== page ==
Curiosity, Courage, Concentration

ABOUT A YEAR AGO I engaged in conversation with a university professor who sat next to me on the subway train. I don’t remember his name or what he taught and at which university. I don’t even remember what we talked about, really. But I remember him imparting these three words: Curiosity, Courage, Concentration. (Though in what context, I can’t quite recall even that.) What’s important is that those three words stayed with me.

I think the essence of what he tried to impart with those words has to do with an approach to Life and Learning. About how, if we want to make a mark in the world, we need to be open — to be Curious. And to follow our curiosity with Courage. Where will it lead? What will I find? And finally, to focus — Concentrate — on that which catches our attention and stirs our enthusiasm, as guided by our curiosity.

So, what catches your attention and stirs your enthusiasm?

The thing is, LOTS of things in this world are important. Urgent, even. But it’s the thing that draws You, speaks to You — personally, specifically — that matters most. Call it your cause, your calling, your mission in life. Whatever that thing is, you could have a profound impact if you have the Courage to follow your object of Curiosity with Concentration. Everything else is noise. Those other urgent, important things, well, those things draw other people. People with a different set of skills, a different calling, a different purpose in life. And those people will also have an impact on their chosen causes, the causes that speak to them personally, specifically. So don’t worry about it. Focus on Your thing. It may be innovating technology, or solving a medical mystery, or entertaining people and making them laugh, easing their pain or sparking their imagination. Or, perhaps you yearn to create a legacy of unique works of art. Whatever it is, give it your best shot. Make a difference there.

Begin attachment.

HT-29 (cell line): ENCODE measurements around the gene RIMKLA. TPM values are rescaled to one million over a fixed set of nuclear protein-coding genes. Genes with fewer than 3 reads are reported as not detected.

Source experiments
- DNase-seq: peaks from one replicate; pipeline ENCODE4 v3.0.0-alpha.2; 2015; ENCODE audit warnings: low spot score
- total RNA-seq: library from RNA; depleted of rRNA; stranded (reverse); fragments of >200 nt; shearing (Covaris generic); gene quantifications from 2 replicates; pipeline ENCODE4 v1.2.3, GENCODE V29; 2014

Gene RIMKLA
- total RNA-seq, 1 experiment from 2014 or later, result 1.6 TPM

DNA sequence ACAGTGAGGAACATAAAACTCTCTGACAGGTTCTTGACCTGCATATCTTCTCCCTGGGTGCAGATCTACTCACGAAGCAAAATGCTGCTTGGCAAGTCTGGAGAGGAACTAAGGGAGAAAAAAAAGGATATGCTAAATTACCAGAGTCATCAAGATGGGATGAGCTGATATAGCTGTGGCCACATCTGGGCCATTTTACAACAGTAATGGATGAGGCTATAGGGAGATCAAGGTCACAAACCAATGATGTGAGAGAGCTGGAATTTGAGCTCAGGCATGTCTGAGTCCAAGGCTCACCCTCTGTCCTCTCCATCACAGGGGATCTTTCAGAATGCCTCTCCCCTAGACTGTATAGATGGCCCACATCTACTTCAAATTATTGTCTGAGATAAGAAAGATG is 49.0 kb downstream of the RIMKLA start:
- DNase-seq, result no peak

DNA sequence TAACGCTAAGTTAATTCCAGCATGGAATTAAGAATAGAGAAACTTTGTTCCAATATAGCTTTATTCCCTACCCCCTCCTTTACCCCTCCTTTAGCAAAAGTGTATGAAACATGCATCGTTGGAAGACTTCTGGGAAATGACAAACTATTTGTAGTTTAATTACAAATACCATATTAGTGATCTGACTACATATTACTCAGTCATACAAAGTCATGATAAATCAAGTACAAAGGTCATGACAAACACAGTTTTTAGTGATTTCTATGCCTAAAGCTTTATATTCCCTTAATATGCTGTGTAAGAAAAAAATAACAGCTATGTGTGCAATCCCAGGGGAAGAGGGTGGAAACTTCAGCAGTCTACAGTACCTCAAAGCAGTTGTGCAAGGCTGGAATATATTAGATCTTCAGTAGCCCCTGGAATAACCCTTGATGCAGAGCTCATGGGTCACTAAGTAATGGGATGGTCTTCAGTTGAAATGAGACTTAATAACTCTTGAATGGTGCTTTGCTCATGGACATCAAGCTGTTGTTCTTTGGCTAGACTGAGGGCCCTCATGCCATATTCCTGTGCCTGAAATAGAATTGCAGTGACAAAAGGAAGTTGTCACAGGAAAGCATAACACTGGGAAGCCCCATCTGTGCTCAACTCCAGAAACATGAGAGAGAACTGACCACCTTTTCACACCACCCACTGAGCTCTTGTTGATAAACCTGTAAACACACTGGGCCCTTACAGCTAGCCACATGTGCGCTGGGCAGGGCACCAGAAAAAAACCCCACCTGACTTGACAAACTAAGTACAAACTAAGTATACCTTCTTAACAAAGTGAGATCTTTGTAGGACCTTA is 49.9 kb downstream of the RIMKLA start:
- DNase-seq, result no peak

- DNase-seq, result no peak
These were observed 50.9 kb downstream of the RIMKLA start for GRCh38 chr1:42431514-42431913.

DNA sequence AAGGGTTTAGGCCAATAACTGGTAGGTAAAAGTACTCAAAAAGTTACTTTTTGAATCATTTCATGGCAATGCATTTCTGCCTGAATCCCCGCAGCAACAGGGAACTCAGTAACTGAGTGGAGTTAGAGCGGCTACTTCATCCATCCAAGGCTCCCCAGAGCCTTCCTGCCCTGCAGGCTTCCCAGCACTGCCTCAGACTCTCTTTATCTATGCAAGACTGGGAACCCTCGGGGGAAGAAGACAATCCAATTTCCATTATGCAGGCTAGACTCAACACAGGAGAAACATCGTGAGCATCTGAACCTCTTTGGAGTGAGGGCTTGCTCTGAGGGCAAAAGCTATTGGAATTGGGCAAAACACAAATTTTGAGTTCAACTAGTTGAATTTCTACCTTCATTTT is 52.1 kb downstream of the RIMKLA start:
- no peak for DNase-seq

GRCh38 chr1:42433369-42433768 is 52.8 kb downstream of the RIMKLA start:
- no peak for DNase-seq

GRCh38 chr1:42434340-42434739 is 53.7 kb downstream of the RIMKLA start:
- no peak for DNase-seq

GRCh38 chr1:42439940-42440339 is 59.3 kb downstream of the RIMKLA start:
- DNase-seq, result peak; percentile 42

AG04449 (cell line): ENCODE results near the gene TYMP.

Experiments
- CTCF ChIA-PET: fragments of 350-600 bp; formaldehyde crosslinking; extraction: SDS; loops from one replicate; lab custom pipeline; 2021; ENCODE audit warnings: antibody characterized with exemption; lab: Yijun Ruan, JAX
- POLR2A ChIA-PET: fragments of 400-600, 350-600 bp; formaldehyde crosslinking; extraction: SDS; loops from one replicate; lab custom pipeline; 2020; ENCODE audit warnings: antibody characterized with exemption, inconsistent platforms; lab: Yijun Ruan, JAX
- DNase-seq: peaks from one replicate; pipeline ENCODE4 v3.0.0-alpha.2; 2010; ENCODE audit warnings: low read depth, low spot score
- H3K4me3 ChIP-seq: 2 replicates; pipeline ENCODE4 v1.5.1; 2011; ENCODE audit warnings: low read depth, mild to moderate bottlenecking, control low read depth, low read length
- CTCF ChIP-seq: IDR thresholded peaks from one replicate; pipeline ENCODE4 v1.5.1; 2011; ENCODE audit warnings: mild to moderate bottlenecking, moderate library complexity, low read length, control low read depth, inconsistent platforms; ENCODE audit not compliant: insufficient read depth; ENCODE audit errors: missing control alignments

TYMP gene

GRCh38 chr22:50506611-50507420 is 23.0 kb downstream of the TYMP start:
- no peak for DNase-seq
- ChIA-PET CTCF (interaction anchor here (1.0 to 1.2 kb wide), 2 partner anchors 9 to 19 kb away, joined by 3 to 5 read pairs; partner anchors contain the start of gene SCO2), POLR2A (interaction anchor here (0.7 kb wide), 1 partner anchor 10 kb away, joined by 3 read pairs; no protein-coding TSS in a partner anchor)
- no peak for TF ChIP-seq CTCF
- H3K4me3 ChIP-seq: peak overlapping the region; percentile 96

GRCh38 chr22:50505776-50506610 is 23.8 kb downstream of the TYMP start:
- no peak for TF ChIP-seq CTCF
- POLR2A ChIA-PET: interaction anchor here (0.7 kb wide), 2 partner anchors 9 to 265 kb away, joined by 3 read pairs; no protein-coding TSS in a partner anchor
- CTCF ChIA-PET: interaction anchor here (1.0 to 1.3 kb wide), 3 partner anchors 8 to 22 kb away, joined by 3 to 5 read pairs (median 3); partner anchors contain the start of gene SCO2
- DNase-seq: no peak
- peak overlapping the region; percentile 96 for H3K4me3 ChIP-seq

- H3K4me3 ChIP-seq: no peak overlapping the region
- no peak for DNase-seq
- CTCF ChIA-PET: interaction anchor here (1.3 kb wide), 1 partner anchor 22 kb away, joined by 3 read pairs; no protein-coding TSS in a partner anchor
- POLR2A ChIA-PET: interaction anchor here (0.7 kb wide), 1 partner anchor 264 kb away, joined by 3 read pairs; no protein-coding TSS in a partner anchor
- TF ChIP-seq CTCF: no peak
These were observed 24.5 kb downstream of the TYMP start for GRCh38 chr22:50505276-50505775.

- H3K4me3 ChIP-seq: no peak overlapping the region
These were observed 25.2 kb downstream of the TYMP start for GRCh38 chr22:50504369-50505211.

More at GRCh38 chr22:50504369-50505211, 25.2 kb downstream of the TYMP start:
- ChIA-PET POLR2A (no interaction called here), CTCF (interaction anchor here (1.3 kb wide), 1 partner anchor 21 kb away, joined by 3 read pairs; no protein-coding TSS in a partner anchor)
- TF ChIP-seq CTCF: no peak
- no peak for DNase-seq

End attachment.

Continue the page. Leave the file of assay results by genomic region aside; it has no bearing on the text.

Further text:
Must save whales, eliminate hunger, achieve world peace…

When your focus is pulled in different directions and on too many things — saving the whales, the elephants, the homeless, the refugees, fighting terrorism, fighting cancer, fighting for equality, taking down an autocratic ruler, cleaning up the ocean, rebuilding a war-torn country, discovering a new theorem — you make it very challenging for your scattered mind to successfully achieve any one goal. It’s too much. Too. Much. Scattered and unfocused, did you solve any one of your adopted dilemmas? Or markedly improve the plight of any one of your causes? Or master a single area of learning? Did you create or accomplish any one thing to your satisfaction?

Curiosity, Courage, Concentration.

The professor’s voice was kind of loud, and he laughed so wholeheartedly at the stories he told that I’m sure many people around us also heard him. Actually, I do remember one woman smiling our way when the professor had reached his stop; as he was getting up to leave, she said, “Curiosity, Courage, Concentration. I’ll remember that.”

I remember as well. Thank you, Professor.